From the Archives: Digital World Layer aka Metaverse

Image from Archillect

The creation of a Metaverse VC, a Digital Currency Group backed venture capital fund, investing exclusively in companies building products and services for Decentraland pushed me to share an old concept of mine I came up in summer 2016 with the similar name — Metaverse. Instead of it being buried in some ancient folder I might never open, I decided to publish it here in hope some readers find it entertaining.

The concept resembles a mix of what FOAM and Decentraland came to be in my opinion.

Table of Content:

1. How Pokémon GO developers’ mistake created a brand new market and no one noticed

2. What is Metaverse?

3. Virtual Reality vs Augmented Reality

4. Regulation & Mechanism Design

5. Cryptoeconomics and the Blockchain

6. Getting to the Point

7. Metaverse Use-Case

8. Single Decentralized Metaverse

9. Conclusion

1. How Pokémon GO developer’s mistake created a new market and no one noticed

In July 2016 one seemingly insignificant event, happened. It went mostly unnoticed and was covered just by several meme media outlets like 9GAG, and has given birth to a whole new market, potentially one of the largest ever created.

A man in US has filed a complaint to a Pokemon Go developer Niantic for mistakenly recording his house as a ‘poke-stop’ (important in-game location/coordinate) in their viral semi-AR game. The problem was that there have been a lot of people next to his home at all times, walking around his property trying to catch the in-game Pokemon. This seemingly insignificant event has created a new class of ownership — a digital ownership dimension to physical products, thus creating demand for virtual representations of the real-life objects. As a result a whole new market was created in an instant.

Shortly after that McDonalds and Mitsubishi Bank in Japan have reinforced the notion of existence of such demand by contracting with Niantic and making their physical locations into digital poke-stops as well.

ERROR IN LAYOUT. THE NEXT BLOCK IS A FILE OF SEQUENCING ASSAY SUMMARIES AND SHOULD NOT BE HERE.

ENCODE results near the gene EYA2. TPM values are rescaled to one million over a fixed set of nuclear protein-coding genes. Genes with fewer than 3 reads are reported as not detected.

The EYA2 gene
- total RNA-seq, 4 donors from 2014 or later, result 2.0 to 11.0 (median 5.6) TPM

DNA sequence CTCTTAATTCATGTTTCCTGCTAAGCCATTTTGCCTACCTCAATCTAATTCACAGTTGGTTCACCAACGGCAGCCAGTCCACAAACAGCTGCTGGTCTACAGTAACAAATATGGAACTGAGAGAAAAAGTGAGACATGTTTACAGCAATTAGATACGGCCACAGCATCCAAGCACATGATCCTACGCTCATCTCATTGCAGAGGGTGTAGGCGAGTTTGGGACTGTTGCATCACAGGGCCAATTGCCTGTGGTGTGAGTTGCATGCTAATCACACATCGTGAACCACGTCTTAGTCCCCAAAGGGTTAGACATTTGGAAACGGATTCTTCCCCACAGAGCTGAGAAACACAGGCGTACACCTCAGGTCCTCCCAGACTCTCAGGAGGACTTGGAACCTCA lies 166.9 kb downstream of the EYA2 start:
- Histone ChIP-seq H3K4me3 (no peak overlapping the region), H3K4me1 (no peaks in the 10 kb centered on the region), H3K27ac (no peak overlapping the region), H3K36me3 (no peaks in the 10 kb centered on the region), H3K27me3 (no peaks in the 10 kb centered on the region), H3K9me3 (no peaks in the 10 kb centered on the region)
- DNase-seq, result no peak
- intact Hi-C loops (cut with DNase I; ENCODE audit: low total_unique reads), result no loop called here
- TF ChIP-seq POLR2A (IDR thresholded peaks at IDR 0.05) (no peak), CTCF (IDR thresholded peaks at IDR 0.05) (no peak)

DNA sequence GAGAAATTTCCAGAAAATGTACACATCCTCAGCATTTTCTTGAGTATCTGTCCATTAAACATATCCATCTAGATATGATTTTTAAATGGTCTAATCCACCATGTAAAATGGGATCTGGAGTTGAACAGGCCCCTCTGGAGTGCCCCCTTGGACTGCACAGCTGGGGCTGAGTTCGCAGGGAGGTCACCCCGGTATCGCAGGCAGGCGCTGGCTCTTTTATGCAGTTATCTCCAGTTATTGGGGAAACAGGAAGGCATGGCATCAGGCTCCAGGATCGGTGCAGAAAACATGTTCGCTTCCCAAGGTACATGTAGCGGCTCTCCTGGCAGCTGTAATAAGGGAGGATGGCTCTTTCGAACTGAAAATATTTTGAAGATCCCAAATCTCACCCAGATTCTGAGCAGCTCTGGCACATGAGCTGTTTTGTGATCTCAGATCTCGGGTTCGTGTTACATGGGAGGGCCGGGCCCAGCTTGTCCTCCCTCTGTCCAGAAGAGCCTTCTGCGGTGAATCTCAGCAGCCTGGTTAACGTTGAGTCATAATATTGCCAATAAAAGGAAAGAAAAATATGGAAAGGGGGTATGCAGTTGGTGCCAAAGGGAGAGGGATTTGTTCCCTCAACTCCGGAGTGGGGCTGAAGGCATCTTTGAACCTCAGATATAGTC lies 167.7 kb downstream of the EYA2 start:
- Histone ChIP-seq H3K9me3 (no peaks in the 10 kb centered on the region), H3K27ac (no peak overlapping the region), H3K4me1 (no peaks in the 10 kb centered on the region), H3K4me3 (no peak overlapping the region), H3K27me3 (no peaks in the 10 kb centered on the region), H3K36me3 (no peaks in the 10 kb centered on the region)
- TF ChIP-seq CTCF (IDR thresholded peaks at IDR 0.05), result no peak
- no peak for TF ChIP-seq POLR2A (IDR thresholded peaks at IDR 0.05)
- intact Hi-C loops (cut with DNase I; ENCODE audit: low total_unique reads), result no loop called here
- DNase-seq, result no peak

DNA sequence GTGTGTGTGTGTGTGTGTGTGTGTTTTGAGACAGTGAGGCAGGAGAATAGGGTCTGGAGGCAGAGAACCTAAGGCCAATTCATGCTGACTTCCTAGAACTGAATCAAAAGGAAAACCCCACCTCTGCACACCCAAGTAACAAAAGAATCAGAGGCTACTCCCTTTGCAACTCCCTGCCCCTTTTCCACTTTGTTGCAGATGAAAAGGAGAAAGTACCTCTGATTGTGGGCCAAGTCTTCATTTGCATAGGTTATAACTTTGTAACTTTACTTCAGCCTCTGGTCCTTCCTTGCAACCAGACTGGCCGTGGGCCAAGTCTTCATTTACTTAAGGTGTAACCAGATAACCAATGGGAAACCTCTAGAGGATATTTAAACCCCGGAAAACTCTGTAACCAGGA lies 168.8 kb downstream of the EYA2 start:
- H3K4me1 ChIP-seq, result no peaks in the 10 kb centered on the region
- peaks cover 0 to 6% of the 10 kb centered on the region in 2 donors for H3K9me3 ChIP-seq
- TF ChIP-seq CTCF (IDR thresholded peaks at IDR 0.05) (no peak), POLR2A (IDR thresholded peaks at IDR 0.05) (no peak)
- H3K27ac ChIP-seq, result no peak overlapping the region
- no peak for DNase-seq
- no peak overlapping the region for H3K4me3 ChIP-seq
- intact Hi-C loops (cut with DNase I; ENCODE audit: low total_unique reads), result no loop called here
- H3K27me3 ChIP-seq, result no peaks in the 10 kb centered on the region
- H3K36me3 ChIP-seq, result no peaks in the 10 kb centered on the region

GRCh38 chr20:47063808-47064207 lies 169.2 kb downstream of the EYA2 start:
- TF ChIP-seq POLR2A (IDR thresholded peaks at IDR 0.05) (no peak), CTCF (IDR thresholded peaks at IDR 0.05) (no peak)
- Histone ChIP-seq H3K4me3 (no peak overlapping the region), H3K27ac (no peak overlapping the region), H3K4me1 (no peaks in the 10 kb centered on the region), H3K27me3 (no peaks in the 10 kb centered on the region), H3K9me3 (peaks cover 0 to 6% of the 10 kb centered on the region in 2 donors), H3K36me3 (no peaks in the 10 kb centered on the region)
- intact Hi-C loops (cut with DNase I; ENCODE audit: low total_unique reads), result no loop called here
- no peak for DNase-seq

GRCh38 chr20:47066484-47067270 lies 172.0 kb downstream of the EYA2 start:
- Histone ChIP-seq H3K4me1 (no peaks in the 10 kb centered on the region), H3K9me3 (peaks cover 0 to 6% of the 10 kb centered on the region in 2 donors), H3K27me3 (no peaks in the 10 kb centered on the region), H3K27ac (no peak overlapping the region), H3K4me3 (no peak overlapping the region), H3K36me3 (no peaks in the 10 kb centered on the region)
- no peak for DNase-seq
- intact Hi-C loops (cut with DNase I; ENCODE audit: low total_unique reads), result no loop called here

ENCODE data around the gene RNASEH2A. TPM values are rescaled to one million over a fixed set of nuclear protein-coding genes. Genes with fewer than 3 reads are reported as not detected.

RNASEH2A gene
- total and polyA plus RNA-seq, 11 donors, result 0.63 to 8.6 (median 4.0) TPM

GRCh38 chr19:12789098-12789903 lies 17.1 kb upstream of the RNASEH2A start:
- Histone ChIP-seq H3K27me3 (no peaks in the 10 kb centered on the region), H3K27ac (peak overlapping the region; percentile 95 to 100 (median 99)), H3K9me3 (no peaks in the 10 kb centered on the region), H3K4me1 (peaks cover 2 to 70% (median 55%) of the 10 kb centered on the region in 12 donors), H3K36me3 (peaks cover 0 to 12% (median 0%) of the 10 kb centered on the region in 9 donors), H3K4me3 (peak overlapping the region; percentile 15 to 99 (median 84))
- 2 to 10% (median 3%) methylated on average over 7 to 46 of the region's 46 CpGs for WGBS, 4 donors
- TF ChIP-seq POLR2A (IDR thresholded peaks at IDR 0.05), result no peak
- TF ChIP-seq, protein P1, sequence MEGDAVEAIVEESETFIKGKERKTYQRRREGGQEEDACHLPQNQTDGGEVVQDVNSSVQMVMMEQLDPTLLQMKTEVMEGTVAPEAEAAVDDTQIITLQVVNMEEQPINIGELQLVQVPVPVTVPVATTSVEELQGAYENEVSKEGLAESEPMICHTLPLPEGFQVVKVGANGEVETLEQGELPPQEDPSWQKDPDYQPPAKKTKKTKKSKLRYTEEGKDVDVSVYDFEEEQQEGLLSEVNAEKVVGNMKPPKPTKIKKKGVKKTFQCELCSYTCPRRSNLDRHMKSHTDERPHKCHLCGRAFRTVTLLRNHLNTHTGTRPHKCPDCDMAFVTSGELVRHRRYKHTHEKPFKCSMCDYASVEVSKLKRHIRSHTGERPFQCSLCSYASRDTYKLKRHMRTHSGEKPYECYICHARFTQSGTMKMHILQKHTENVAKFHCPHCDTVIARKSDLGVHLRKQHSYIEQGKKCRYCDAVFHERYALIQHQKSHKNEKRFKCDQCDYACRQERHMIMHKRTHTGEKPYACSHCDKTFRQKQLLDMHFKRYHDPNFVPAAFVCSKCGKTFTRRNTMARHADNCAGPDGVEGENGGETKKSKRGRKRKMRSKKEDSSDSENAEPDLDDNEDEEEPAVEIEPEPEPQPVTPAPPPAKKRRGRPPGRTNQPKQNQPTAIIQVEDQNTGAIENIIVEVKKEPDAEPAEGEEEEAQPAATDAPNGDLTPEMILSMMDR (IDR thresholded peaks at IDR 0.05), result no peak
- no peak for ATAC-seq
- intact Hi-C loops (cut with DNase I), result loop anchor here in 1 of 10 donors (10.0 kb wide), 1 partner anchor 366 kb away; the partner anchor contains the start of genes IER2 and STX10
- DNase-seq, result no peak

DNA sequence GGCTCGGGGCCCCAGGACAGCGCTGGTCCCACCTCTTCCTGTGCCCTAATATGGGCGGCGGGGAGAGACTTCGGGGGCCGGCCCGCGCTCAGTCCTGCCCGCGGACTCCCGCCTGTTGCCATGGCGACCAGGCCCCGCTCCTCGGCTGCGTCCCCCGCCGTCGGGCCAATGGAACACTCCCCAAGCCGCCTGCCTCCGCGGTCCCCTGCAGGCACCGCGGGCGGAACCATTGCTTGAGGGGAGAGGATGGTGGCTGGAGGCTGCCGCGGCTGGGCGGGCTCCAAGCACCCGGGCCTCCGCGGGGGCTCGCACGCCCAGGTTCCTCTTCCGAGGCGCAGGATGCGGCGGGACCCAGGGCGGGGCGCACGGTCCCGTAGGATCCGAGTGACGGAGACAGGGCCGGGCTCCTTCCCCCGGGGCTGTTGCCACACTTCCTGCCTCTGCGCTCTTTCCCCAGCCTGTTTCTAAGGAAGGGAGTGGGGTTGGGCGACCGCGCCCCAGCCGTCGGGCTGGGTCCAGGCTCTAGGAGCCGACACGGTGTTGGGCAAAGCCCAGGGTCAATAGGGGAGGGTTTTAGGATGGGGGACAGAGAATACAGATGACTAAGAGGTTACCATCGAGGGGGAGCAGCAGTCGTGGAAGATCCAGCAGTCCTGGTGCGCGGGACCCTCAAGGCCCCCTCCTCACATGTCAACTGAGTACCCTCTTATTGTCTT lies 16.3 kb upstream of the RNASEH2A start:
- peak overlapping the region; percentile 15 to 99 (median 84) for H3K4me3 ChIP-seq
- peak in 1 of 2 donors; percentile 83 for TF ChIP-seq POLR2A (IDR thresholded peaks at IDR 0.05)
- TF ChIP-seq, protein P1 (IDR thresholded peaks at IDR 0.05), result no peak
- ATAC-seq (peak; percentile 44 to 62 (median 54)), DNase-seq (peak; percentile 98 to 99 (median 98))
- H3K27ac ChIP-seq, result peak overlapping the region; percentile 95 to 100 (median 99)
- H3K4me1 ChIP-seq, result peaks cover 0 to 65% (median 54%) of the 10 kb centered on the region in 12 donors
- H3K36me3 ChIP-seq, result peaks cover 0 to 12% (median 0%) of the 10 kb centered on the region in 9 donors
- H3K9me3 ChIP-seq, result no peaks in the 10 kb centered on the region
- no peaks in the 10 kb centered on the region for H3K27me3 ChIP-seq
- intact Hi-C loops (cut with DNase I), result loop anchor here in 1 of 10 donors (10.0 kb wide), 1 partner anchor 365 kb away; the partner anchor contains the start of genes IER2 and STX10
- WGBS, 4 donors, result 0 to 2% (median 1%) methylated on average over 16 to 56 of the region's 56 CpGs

The concept of digital representations of real world objects is nothing new. We already have a rudimentary market of such nature — trademarks. The companies have claimed the unique right of using their logos, characters etc in any digital dimension, be it a game or on the internet. But as we have seen with Pokemon GO example this is clearly not enough since the said person did not have a trademark on his house and/or location. So let’s imagine he sort of could. Imagine if there was digital dimension, which is duplicating our world, a Metaverse, with its own rules and economy. Pokemon GO world is already a sort of very basic and inconsistent Metaverse which one can experience in short glimpses and with no actual interaction with the real world.

But let us slowly break it down.

2. What is Metaverse?

Metaverse is not a new term either and is defined as a collective virtual shared space, created by the convergence of virtually enhanced physical reality and physically persistent virtual space, including the sum of all virtual worlds, augmented reality, and the internet. It has been introduced as early as 1992 in Neal Stephenson’s book Snow Crash.

One thing is to understand what Metaverse is. Another thing is to figure out how it can be interacted with and what actual use-cases it can bring. The key to understanding the way we interact with such world is the way we can experience it. Around 70% of all information we process comes through our vision, so if we wanted to give a person an interactive window into the new dimension, to create a new reality for him, the key sense would be vision. There are currently two ways one can provide a window into a Metaverse — VR and AR.

So far, however, all developments and projects moving in the direction of creating something similar to a Metaverse have been considering it in a completely decoupled from reality manner, creating a separate world detached from our real one. This is the VR approach.

3. Virtual Reality vs Augmented Reality